User defined class and object in Matlab - Matlab OOP 5 | applied electronics engineering

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User defined class and object in Matlab - Matlab OOP 5

By Applied Electronics - Tuesday, February 7, 2017 No Comments
We show here how to create user defined class and object in Matlab. Creating of class and object in Matlab is similar to other object oriented programming language. Object oriented programming is key to building larger complex programs. It is also required if you want to create your own data types.

This is the fifth tutorial on Object Oriented programming with Matlab. For the introduction to matlab classes and object see Object oriented programming with Matlab - Introduction, the 2nd and 3rd tutorial on handles- Creating and Modifying Handles to an object in Matlab and What are handles in Matlab and why they are used?

Here we will show the basic of simple class and how to make an object of that class. After creating an object of instance of the class we will show how to assign value to properties of the class. At the end we show how to make constructor for the class. So we will be illustrating the basic framework of creating class in Matlab. Creating more complicated involves public, private, protected access and write ability and others which will be covered in next blog post.

In Matlab, the keyword classdef is used to define a class. The keyword classdef is followed by the name of the class. Inside the classdef we put the properties and methods. Inside the method we can optionally define the constructor.

The syntax of defining user defined class is thus,

classdef classname
        properties
               property1
               property2
        end

        methods
               function obj = classname(value1, value2)
               obj.value1 = value1;
               obj.propert2 = value2;
        end
end

User defined class and object in Matlab Example 1


For example a class person in matlab is then,

classdef person
    properties
        name;
        age;
    end
    methods
        function pObj = person(val1, val2)
            if nargin == 2
                pObj.name = val1;
                pObj.age = val2;
            end
        end
    end
end

In the example above, we created a class called person. The class person has two properties called name and age. These two properties are not initialized to default values. For example we could have initialized these to some values like:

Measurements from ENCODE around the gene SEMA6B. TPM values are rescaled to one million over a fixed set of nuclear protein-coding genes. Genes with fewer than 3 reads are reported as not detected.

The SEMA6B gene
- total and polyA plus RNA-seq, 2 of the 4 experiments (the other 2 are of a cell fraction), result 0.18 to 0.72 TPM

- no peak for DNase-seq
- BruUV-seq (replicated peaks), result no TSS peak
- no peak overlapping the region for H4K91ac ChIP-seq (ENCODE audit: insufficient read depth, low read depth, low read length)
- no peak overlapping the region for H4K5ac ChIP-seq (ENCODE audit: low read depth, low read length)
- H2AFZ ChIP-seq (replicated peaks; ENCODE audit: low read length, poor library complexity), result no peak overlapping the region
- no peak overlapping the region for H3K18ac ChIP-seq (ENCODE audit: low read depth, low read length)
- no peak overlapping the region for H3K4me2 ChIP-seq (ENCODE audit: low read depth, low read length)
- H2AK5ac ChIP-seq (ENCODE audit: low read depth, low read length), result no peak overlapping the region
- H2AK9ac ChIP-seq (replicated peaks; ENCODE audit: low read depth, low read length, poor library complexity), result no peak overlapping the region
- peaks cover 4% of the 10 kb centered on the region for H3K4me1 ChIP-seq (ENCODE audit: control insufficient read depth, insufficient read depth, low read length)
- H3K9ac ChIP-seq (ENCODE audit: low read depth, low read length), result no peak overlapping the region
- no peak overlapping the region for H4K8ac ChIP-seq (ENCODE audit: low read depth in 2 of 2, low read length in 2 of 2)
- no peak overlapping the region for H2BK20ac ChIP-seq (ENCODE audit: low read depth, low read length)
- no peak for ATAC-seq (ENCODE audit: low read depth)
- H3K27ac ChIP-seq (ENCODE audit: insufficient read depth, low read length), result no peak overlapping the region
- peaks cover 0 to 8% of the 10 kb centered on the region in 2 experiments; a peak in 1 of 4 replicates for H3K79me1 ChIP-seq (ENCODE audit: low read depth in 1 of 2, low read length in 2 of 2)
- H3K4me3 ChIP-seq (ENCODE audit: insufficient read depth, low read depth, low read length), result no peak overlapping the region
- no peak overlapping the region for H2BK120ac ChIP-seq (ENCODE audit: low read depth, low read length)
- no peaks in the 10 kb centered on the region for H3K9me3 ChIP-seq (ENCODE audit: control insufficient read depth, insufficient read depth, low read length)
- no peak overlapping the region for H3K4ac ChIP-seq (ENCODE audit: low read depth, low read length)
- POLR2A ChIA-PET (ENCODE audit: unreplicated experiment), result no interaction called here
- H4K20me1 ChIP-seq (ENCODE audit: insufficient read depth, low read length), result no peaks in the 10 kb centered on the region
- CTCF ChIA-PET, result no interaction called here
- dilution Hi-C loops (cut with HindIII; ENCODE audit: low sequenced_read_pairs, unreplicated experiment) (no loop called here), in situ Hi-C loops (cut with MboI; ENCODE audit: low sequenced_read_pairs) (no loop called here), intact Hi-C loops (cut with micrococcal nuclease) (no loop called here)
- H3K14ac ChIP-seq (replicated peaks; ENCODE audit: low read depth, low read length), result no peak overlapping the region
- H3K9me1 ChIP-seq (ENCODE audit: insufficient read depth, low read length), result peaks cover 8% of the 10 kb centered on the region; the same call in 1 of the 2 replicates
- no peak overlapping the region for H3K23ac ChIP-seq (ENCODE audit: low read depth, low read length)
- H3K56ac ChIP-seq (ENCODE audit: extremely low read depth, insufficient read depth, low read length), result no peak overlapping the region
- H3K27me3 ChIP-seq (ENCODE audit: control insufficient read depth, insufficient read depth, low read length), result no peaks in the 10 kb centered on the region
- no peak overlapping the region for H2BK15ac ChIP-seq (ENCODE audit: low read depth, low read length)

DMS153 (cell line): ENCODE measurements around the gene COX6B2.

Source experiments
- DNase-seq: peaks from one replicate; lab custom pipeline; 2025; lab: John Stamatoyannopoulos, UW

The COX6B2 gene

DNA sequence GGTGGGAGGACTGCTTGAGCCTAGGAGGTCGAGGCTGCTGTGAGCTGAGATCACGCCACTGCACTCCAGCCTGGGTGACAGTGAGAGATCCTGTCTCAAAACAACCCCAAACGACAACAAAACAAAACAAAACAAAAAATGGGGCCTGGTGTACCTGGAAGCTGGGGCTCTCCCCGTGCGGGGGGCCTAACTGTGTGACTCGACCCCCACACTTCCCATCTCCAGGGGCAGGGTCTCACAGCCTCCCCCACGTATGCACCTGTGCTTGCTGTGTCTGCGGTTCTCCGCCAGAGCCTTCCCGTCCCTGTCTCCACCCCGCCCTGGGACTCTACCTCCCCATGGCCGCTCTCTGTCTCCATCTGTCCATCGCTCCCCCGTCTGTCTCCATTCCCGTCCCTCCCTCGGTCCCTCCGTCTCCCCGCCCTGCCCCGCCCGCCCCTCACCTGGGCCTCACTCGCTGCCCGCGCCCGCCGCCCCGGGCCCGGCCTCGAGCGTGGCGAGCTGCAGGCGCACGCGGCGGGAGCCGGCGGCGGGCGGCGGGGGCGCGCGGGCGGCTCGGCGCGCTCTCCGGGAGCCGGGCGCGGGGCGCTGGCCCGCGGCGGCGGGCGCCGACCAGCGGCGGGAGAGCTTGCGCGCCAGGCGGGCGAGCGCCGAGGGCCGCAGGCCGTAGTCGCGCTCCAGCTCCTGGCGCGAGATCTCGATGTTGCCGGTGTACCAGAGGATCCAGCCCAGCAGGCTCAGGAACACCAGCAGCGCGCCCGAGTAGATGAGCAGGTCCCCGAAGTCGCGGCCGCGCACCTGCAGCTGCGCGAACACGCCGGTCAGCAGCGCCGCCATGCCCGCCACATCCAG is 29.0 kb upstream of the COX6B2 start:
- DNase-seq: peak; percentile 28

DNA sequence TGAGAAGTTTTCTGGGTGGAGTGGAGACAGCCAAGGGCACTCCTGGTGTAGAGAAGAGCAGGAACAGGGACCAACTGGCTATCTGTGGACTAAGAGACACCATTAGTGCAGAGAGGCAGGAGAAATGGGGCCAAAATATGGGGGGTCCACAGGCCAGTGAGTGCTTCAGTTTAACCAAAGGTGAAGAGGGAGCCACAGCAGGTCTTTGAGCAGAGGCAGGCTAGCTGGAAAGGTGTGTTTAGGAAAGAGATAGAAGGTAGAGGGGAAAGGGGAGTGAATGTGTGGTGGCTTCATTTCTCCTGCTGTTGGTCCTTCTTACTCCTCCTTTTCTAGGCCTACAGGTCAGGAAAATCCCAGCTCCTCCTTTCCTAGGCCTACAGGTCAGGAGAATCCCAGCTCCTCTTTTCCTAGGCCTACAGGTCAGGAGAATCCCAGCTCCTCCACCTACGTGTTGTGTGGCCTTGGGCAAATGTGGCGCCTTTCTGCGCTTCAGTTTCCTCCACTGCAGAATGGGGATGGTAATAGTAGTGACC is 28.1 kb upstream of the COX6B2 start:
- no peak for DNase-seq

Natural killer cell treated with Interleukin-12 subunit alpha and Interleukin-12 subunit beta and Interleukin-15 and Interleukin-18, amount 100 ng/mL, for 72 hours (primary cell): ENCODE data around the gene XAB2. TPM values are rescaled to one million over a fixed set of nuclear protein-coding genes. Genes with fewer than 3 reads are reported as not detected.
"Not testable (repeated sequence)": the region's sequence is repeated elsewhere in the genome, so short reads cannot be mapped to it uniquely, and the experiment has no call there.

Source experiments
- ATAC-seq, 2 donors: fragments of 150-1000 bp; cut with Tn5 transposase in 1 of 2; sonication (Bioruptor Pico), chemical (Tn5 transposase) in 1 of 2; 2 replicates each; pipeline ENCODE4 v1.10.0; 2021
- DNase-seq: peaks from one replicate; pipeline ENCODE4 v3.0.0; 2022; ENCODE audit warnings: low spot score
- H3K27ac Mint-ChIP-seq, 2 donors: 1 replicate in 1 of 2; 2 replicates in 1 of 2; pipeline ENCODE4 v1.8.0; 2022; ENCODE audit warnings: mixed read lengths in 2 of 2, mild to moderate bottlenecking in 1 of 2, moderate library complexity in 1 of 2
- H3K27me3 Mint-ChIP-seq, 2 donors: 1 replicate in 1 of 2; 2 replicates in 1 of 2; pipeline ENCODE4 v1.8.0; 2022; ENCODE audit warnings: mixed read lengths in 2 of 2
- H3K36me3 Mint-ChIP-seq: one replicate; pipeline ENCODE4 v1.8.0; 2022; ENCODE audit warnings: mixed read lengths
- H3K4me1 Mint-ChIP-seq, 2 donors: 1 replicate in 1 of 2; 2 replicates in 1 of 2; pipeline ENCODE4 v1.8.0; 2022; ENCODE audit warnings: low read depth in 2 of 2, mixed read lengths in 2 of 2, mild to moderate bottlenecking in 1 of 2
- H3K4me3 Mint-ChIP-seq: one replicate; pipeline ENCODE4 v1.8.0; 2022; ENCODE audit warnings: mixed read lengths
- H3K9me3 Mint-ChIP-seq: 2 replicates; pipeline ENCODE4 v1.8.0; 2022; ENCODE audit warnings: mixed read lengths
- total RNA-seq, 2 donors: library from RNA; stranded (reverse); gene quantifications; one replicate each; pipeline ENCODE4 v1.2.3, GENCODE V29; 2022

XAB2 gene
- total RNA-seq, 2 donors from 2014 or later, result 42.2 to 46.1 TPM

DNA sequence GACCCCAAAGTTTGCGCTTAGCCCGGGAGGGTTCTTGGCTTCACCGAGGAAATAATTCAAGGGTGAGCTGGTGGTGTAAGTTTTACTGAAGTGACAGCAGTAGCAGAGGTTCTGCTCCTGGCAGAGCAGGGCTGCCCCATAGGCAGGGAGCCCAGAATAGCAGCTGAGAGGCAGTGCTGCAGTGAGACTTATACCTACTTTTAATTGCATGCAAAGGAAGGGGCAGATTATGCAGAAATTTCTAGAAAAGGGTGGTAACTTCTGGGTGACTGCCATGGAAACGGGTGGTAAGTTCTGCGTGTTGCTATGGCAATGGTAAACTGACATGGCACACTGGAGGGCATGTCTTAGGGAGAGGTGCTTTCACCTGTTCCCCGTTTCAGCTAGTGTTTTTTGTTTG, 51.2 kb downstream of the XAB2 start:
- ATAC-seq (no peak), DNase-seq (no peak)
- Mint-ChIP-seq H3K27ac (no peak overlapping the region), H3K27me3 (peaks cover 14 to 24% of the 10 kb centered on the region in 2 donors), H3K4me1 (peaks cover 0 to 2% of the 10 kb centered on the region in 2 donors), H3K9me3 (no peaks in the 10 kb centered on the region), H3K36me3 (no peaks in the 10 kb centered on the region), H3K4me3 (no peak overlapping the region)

name = 'jon';
age = 20;

The class person has one property which is the constructor. A constructor is a default method used to initialize the class object with default value. This constructor is also optional and we could have avoided it. The constructor is itself an object created as method using the keyword function. It has the same name of that of the class which in this case is person. The input argument of the constructor are the default values for the properties. So when we create an object of class person later on we can specify values for the properties because of the constructor. The two lines below the constructor declaration is what assigns the supplied values to the properties of the class. The if statement is merely used that the number of argument in the function person is indeed 2. Since the function has the 2 arguments the two lines code within the if statement are executed.

Creating the Object

 Once we have created the class and saved the file with same name as the class we are ready to create a new object.

Objects is created by choosing object name and assigning it the class. For example let the object name be person1 then the following creates an object person1 of class person:

>> person1 = person

person1 = 

  person with properties:

    name: []
     age: []

The person1 properties are displayed because the statement person1 = person is not terminated with the semicolon ;

Also notice that the object person1 name and age are empty. This is because we have not assigned any name or age to them. To assign the properties name and age to the object we do it in the following manner.

>> person1.name = 'jon'

person1 = 

  person with properties:

    name: 'jon'
     age: []

>> person1.age = 20

person1 = 

  person with properties:

    name: 'jon'
     age: 20

So in this way you can create a class and object of that class.

User defined class and object in Matlab Example 2


It is not always to required to declare the methods of the class. That is we can simply just specify the properties only. This then becomes the simplest class that could be written. So for example the following class player is valid.


classdef player
    
    properties
        name;
        age;
    end
end

As you can see there is no methods and there are two properties which are not initialized.

Once we have created a class we create an object or instance of the class by writing,

>> player1 = player;

Once we have done so we can use the properties defined in the class. For example we can specify the name and age for the object player1. This is done in the following way.

>> player1.name = 'jon';

and,

>> player1.age = 20;

We can check to verify that the player1 object name is indeed jon and age is indeed 20 by doing the followings:

>> player1.name

ans =

jon

and for age,

>> player1.age

ans =

20

See the following for doing this in Matlab Software:







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